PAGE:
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Shakespeare in the Parking Lot Adapts MIDSUMMER NIGHT'S DREAM

"A Midsummer Night's Dream" is a tale of love and enchantment that is simultaneously set in the woodland and in the realm of Fairyland, under the light of the moon. The Drilling Company's Shakespeare in the Parking Lot, ever fond of holding a mirror up to its own neighborhood, is adapting the story into a fable of the Lower East Side in the first production of its 2016 season, July 7 to 24, directed by Kathy Curtiss.

While the play is a first-rate comedy, full of Shakespeare's accidents and mistaken identities, Curtiss also sees Shakespeare's "Dream" as a journey into the mysteries of the subconscious mind, richly symbolic of the process of how we recognize who we are and whom we love.

To reveal this in modern terms, she employs the "heightened" class system of the Lower East Side/East Village--stereotypes of some of the populations abounding there--to represent in modern terms the groups of characters in the play. The "Royals" (Theseus, Hippolyta, Philostrate and Egius) are roaming musicians, artists and people who dress in extremes. They can exert magical power over our impulses and are fashioned as "taggers" who create visions and play tricks with their powers of illusion.

The "Lovers" (Lysander, Demetrius, Helena and Hermia) are upscale urban dwellers whose money and power have not brought them love. The "Co-Workers" (Bottom, Quince, Smug, Stout, Starveling and Flute) are Google employees, indulging their passion for creativity. The forest to which they all escape--for privacy, to inspire creativity, or to escape their parents--is the late night scene of the Lower East Side/East Village, with all its mysteries and where nobody can be in control for very long.

At the start of the play, a three-day "Midsummer Madness" solstice celebration ends in the marriage of two rock-god celebrities (Theseus and Hippolyta). The Lovers (Lysander, Hermia, Demetrius and Helena) and a group of co-workers for Google (the Mechanicals) get lost in the night as the party scene becomes increasingly more dangerous. Supernatural "fairies" join the madness, playing devious tricks on the mortals. The street "madness" becomes a parallel to Shakespeare's mythical deep forest, where everyone gains insight from a mad dream.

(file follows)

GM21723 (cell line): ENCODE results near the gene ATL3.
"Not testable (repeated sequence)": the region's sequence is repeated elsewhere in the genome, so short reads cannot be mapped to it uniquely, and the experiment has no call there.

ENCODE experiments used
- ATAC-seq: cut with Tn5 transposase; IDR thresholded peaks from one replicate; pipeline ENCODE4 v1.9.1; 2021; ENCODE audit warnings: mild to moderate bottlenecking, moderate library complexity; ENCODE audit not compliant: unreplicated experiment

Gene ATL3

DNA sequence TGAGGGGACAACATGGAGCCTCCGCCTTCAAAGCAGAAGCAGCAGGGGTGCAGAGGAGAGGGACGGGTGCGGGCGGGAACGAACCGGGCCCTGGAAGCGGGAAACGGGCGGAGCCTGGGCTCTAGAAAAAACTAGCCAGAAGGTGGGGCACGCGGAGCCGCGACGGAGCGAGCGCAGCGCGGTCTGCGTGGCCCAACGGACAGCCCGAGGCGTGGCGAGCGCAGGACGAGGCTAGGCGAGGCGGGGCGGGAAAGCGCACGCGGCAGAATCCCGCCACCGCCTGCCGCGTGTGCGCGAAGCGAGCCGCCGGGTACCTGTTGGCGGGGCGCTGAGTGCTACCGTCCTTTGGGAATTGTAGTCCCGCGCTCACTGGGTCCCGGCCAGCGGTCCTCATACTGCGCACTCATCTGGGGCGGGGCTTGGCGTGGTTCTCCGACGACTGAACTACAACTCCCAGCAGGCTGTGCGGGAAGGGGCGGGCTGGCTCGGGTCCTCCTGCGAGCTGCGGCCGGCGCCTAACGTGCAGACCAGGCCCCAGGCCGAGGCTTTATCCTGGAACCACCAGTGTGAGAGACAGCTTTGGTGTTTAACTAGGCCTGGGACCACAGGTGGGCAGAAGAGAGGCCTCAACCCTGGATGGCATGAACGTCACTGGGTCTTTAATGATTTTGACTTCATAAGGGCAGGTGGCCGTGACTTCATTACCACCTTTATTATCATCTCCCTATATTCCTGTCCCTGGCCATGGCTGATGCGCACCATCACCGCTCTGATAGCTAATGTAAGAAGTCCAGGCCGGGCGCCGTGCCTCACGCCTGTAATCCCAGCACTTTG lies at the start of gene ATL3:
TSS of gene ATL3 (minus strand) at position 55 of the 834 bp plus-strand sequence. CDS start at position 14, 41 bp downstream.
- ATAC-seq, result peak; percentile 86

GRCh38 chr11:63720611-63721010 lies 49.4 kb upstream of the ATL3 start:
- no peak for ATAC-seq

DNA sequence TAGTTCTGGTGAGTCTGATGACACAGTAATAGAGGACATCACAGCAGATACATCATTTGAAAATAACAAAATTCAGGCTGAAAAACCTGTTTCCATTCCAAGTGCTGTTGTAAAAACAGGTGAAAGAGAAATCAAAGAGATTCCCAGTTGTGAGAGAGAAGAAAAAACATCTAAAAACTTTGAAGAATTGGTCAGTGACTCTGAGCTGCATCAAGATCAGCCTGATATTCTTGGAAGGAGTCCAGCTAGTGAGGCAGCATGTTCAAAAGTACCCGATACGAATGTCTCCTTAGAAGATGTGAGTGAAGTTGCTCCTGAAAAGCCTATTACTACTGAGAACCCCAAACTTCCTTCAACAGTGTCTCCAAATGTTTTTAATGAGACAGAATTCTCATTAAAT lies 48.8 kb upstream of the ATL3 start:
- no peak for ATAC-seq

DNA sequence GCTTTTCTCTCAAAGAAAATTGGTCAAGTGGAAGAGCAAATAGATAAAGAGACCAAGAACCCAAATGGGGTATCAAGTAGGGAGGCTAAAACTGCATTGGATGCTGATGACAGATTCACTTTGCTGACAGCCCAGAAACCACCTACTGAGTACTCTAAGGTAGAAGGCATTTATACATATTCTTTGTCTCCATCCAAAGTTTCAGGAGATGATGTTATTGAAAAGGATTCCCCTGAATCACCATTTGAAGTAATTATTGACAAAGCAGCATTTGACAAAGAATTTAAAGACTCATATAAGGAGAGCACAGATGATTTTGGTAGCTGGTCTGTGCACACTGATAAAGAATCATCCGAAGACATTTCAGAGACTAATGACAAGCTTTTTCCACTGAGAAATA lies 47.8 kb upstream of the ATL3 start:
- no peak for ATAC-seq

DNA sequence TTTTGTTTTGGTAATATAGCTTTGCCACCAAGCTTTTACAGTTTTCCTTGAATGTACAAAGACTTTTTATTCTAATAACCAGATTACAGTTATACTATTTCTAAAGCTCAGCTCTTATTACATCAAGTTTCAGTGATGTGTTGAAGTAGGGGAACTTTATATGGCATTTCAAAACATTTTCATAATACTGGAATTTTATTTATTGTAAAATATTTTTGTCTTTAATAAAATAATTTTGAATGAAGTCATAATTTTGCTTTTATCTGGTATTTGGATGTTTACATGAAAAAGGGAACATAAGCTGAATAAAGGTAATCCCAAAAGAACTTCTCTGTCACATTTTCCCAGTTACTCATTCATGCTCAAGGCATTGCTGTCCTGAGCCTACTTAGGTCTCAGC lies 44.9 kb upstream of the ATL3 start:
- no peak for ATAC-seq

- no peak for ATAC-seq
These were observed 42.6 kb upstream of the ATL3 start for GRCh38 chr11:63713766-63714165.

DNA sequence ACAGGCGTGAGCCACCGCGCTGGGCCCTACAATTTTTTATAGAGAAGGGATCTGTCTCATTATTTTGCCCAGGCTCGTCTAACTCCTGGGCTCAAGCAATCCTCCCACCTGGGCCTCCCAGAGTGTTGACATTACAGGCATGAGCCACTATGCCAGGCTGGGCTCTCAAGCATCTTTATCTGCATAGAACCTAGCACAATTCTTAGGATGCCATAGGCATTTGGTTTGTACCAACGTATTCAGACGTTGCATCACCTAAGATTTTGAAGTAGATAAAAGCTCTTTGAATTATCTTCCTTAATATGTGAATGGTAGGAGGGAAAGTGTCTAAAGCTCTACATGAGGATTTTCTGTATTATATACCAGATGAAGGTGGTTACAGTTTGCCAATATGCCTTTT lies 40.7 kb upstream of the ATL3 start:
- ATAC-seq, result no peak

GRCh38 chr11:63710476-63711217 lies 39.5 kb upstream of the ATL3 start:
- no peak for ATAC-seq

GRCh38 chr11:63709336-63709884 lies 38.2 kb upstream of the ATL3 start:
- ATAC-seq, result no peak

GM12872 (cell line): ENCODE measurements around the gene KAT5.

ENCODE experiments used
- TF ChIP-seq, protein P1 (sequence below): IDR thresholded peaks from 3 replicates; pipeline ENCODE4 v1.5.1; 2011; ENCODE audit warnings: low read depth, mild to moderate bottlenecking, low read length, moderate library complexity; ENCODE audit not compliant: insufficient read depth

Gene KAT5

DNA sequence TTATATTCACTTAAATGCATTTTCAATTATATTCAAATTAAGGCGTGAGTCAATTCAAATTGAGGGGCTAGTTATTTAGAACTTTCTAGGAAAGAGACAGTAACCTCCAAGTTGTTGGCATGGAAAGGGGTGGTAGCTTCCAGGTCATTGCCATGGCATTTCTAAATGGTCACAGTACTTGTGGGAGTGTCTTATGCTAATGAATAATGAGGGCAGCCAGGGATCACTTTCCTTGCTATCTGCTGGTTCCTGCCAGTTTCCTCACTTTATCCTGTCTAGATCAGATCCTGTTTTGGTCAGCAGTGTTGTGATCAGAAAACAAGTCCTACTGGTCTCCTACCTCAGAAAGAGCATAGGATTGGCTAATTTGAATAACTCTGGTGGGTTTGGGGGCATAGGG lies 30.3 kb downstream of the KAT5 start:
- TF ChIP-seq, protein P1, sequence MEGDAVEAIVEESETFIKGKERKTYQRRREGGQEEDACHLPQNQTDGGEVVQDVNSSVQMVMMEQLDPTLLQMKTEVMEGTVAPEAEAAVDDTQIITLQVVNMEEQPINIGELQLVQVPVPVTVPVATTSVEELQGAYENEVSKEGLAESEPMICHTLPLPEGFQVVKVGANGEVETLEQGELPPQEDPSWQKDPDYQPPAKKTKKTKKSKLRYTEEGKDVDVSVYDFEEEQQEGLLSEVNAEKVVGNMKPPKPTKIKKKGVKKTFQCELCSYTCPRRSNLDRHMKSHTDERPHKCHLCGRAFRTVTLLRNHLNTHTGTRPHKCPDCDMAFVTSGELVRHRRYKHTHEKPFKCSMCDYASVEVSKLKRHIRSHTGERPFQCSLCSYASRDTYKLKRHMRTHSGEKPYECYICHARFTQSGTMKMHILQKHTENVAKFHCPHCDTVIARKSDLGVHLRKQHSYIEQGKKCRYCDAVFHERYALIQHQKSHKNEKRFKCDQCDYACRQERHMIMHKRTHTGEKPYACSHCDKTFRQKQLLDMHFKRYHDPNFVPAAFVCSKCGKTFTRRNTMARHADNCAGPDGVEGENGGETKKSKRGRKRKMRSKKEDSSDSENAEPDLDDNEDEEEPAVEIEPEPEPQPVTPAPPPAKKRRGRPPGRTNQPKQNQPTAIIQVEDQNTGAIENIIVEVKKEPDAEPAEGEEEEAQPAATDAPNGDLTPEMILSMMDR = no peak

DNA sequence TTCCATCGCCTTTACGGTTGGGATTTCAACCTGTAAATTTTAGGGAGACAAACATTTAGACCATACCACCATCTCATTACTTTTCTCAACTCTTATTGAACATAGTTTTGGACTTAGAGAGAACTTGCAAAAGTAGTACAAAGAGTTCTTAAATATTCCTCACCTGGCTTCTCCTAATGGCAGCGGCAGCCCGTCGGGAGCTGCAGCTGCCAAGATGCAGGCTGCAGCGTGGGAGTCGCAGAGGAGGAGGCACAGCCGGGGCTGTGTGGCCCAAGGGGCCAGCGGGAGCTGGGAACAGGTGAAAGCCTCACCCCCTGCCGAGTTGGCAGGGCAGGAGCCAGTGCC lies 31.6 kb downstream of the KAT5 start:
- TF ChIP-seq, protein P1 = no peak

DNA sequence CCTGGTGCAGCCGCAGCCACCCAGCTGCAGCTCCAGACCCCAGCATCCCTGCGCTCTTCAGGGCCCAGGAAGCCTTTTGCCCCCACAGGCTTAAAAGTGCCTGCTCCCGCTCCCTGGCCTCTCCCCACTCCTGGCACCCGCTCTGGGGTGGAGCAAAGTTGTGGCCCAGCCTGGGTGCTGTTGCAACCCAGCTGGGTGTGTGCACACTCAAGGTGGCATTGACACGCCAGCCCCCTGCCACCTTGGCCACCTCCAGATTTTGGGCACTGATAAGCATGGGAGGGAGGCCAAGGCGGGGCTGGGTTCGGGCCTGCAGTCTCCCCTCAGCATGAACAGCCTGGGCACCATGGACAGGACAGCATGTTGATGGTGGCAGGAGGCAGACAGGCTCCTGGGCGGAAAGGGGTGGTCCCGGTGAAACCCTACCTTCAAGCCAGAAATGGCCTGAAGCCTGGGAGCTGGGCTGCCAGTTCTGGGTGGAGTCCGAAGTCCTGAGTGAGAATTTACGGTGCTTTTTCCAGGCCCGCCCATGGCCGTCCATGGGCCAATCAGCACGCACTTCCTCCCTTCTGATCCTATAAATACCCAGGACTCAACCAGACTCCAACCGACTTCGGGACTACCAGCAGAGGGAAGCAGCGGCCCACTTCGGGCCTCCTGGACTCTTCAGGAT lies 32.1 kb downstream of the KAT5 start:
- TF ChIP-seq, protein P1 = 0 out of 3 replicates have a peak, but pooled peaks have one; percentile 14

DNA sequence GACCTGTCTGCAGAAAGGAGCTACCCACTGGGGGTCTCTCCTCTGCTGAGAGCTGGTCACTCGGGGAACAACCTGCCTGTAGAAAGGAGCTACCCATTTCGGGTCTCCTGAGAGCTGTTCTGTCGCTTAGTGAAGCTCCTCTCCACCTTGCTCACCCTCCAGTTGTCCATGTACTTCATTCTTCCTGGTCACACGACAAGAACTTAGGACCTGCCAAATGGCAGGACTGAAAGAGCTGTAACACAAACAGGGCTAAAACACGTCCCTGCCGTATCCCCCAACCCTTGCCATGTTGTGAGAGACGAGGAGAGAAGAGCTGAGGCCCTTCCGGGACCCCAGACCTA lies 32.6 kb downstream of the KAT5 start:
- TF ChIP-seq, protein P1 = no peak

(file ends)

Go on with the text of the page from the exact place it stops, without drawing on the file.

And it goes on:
Curtiss holds that the forest represents the deep subconscious where we know ourselves better than we do in our conscious day to day life. It is where we are able to discover our own hearts.
As the Lovers and Mechanicals are chased through the streets, dance breaks identify for you which neighborhoods they are in. Choreography is by Jamila Gordon and Taliek Hill. Contemporary sound design is by Sarah Biesinger Re. Theseus, Bottom, and Oberon/Titania have verse "songs" in the play; ensemble members are updating them to rock ballads that fit the verse.

The actors are Warren Jackson as Oberon, Serena Miller as Titania, Drew Vallins as Puck, Jordan Feltner as Bottom, Zander Meisner as Theseus, Zoe Anastassiou as Hippolyta, Israel Hillary as Philostrate and Michael Bernstein as Egeus. The Amazons/Theseus' Guard are played by Jessica Kreuger, Shelby Wong, Stephanie Spector, Andrew Bryce, Israel Hillary and Javan Zapata. The lovers are played by Eddie Shields as Lysander, Brad Frost as Demetrius, Kathleen Simmonds as Helena and Mary Linehan as Hermia. The Mechanicals are played by Jordan Feltner, Jarrod Bates, Javan Zapata, Andrew Bryce, TJ Wagner and Dallin Halls. Jessica Kreuger plays Oberon's First Faerie. Titania's faeries are played by Shelby Wong, Stephanie Spector, Michaela Lind, Catherina Nonis and Kristiana Jarquin Moreland.

Director Kathy Curtiss has staged six productions to date for Shakespeare in the Parking Lot. She has also directed for the Michael Checkhov Theatre Company, Oberon Theatre, Drilling Company, NY International Fringe festival and Scandinavian American Theatre Company. She is also a fight choreographer. She chairs the Film/Video Division of Five Towns College and has taught at University of California, University of Utah, Ball State and NY Film Academy, among others. Her film documentaries have appeared on PBS and the Global Education Network. She holds a Masters from University of California Santa Barbara, emphasizing the study of Shakespeare text, and a PhD in Directing from Brigham Young.

"Midsummer Night's Dream" will be performed July 7 to 24, Thursdays through Saturdays at 8:00 PM and all admission is free. Seats are available on a first come first served basis, with audience members often arriving early to secure a place. Audience members are welcome to bring their own chairs. Once seats are gone, blankets are spread out. No one has ever been turned away and there's never a wait for tickets.

The production will be followed by "The Merchant of Venice," starring David Marantz as Shylock, July 28 to August 14.

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